• Fort Wayne probably won’t use Laettner in the business office, either, considering his financial woes of the past. The Memphis Commercial Appeal’s Ronald Tillery broke all of that down here as Tillery goes back and explains how Laettner nearly bought the Memphis Grizzlies before falling into a financial hole that ended with him owing money to the aforementioned Merriman, the oil company Chevron and quite a few other investors following failed real estate ventures when the economy crashed.

In the end, however, the ‘D’ in D-League stands for development and Laettner’s being given an excellent chance of learning the ropes in Fort Wayne. Hopefully he takes full advantage of it … and maybe even teaches their big men how to do the moves portrayed in this neat little Youtube clip.

Knicks have Carmelo Anthony confident of more post-Olympic success

New York Knicks' Carmelo Anthony speaks to reporters during NBA basketball training camp in Tarrytown, N.Y., Tuesday, Sept. 27, 2016. (AP Photo/Seth Wenig)
Associated Press
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GREENBURGH, N.Y. (AP) — Carmelo Anthony couldn’t wait to get started.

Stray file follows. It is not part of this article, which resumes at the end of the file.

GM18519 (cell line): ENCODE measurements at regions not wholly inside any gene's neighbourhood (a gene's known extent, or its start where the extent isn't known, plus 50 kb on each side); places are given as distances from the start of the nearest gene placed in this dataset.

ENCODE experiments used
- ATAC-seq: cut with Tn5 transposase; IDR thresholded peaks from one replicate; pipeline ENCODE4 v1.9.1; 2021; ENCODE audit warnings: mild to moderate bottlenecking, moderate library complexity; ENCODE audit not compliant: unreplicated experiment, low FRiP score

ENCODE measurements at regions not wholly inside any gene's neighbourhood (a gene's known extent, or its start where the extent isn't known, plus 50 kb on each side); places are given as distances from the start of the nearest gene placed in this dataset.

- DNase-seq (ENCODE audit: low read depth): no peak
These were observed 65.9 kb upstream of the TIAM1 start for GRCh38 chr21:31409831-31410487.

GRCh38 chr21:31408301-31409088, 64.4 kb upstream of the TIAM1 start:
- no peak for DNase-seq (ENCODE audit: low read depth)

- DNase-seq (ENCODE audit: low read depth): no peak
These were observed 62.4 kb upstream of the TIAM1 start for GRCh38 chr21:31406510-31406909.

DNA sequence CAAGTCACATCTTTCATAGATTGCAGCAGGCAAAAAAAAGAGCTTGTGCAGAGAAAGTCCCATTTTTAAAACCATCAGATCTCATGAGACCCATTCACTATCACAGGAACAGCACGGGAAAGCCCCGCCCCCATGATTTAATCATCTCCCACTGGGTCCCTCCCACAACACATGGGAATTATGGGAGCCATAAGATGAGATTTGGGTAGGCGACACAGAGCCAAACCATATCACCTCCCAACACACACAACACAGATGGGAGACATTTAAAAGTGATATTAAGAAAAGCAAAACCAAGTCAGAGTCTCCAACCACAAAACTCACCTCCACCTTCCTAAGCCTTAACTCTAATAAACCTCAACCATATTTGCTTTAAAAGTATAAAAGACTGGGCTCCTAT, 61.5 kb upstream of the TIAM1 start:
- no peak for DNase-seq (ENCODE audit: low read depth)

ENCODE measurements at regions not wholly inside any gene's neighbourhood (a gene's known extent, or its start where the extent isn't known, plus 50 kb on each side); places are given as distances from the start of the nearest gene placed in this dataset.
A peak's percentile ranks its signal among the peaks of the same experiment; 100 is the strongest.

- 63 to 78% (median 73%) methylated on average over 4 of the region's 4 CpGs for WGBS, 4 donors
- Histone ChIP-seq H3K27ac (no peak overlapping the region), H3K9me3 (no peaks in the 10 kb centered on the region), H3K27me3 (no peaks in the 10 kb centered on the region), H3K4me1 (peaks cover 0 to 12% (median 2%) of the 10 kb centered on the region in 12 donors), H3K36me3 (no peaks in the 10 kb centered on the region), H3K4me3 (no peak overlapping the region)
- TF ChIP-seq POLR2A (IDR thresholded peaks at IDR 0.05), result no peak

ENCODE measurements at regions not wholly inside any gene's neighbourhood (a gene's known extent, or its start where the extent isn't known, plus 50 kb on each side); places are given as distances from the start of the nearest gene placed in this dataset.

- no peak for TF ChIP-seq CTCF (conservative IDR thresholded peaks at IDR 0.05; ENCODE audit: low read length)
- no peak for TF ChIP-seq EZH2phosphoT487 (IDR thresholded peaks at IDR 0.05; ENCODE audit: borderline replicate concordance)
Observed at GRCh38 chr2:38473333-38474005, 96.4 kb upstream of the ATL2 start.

Maybe that’s because he looks at the New York Knicks and sees real NBA talent around him for the first time in a few years.

Or perhaps it’s because he knows his most successful seasons have come following the Olympics.

Whatever the reason, Anthony is talking like someone who believes his team is going back to the playoffs – and maybe going far once they get there.

“Like I said yesterday, I haven’t been excited like this in a long time to actually get going and ready to create something,” Anthony said Tuesday after the Knicks held their first practice.

The Knicks haven’t been exciting at all recently. Anthony had never missed the postseason until New York fell just short in 2014, and now he’s been shut out three straight years. The Knicks tumbled to a 17-65 finish two years ago, when Anthony was limited to 40 games before knee surgery, and went 32-50 last season.